I have been thinking about this post for quite a while but did not know how to go about writing it. I will probably be clumsy in expressing myself and I really hope I won’t offend anyone. If I miss the point, don’t hesitate to tell me. Just like you, I don’t know everything and I am not always right.
It all started with a tweet that had been directed to me, a tweet that had the best intentions. As a matter of fact the tweet, which was referring to an outfit post I had on the blog, told me how refreshing it was to see someone who ‘had a healthy body type and was not one of those scary anorexic models’ that you see in the fashion industry. As innocent and well-intended as this tweet might be, to me it ends up being quite close-minded and offensive. It is not only criticizing women who are thin and using negative vocabulary. It is also insulting those who actually suffer from anorexia, which is both a physical and mental illness that should never be made fun of.
However, I have to admit that in the past I am aware that I probably have – like many others and probably you too – given such compliment too, which I realize now is offensive in more ways than one.
I understand where the “compliment” comes from. We live in a society where the female body must be slim to be accepted. Thus, models, actresses and influencers tend to conform to those standards. They showcase one body type that is seen by the media to be ‘ideal shape’ for women, making us believe that we need to be like them to fit in society. Indeed, we’d all need to be slender. Anyone else won’t fit in. How good for body confidence is that? Not so good.
However, being slender does not mean you will not get shit for how you look. Because, yes, we live in a society that no matter how the woman’s body looks, people still find something negative to say. There will always be something wrong with a women’s body according to society. Too slim, too big, too tall, too small, so that regardless of body type, it seems that we are all subject to criticism. But that one comment about accusing women who are slim as being anorexic really struck me as wrong. Cut them some slack! They don’t make the rules of how women should look like so don’t make them pay if they happen to look like what society want women to look. And by society, I mean “men”.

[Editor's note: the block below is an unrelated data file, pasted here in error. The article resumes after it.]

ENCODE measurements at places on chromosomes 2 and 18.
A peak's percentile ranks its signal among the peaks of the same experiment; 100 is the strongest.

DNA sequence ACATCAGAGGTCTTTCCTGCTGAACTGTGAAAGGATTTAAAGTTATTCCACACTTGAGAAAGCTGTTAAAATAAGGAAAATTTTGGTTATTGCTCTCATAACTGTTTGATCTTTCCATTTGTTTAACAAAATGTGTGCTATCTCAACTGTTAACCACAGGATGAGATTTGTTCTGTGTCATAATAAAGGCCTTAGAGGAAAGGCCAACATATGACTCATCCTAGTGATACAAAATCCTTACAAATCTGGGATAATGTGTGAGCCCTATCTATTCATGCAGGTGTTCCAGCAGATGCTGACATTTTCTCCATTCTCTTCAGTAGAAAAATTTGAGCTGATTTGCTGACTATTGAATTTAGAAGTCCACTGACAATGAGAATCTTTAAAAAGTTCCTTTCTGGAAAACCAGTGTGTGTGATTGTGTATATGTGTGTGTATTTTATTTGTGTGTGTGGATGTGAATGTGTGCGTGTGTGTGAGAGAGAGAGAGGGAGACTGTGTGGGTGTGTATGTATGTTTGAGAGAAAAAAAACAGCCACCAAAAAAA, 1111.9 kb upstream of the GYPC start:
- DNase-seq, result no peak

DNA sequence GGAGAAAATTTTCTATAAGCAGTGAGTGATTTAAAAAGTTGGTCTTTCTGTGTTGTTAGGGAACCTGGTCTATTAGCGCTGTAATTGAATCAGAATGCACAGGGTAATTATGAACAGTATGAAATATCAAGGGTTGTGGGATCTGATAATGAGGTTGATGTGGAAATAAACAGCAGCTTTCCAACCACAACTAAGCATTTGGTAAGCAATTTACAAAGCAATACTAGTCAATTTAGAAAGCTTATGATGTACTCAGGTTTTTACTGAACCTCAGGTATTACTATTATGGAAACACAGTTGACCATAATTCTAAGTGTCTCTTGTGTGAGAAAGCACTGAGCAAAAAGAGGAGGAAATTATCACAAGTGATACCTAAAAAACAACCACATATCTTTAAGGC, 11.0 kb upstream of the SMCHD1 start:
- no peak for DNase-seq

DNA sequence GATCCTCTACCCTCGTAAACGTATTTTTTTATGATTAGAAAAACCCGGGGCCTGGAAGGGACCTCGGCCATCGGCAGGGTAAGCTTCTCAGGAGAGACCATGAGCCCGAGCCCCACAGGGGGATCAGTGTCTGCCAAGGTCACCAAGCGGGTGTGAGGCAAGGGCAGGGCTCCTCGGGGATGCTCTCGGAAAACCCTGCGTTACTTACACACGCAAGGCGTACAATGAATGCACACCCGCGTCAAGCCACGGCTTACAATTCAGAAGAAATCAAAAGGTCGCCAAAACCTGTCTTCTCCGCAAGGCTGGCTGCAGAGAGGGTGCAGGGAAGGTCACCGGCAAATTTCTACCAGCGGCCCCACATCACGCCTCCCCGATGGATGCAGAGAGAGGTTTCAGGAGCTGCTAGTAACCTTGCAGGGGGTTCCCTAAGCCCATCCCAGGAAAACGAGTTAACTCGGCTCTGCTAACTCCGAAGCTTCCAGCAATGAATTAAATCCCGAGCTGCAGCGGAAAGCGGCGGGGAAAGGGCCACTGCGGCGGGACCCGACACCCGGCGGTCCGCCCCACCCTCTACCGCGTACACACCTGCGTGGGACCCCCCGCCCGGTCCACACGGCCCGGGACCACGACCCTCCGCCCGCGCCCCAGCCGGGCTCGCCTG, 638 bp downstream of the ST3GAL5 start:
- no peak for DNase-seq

What really confuses me is when people claim to be body positive, championing the ‘love yourself movement’ and yet are so quick to typecast women who are slim as suffering with a physical and mental illness like anorexia or bulimia.So, people are all about body positivity when it comes to curvy and plus size girls but won’t give the same chance to girls on the other end of the spectrum? Some plus size girls embrace their body and feel good in their curves. Some slim girls do too. Good for both of them. However, some plus size women struggle with body confidence and so do slim girls. It’s not just the prerogative of plus size women.
Being slim generates so many negative comments that those girls too need support. Also, some of them never choose to have the body that they have. They either are naturally slim – and get shit for it as “you should eat more” or “do you eat enough?” or struggle with anorexia and/or bulimia, which is a serious mental health condition. So with all the talks about mental health going on at the moment, being supportive of a chosen few is just hypocritical.
Tall, small, slim, plus size, everyone in between – you and I included -, body positivity and confidence is for everyone.
I ask you this…. Are you fed up of people making comments about your weight and image, who constantly tell you to go on a diet or eat more food? Does it irritate you when people call you names? Make fun of your weight or say you can’t wear certain clothes because of your size? Yes exactly, being ridiculed for what you look like is pretty shitty, so next time make a conscious effort to be more mindful of the words that you use to describe other people. Remember that weight is a sensitive issue, regardless of whether someone is petite or plus size. Support goes both ways. Considering the amount of pressure to conform to a body type every single woman is under, we need to support each other.
Fitting to what society expects someone to be does not mean they do not have their own struggles.
Let me know your thoughts on the topic. Have you ever given such a compliment? Or be given one? How did you react?
Thanks a lot for stopping by. Hope you liked this post.
See you soon,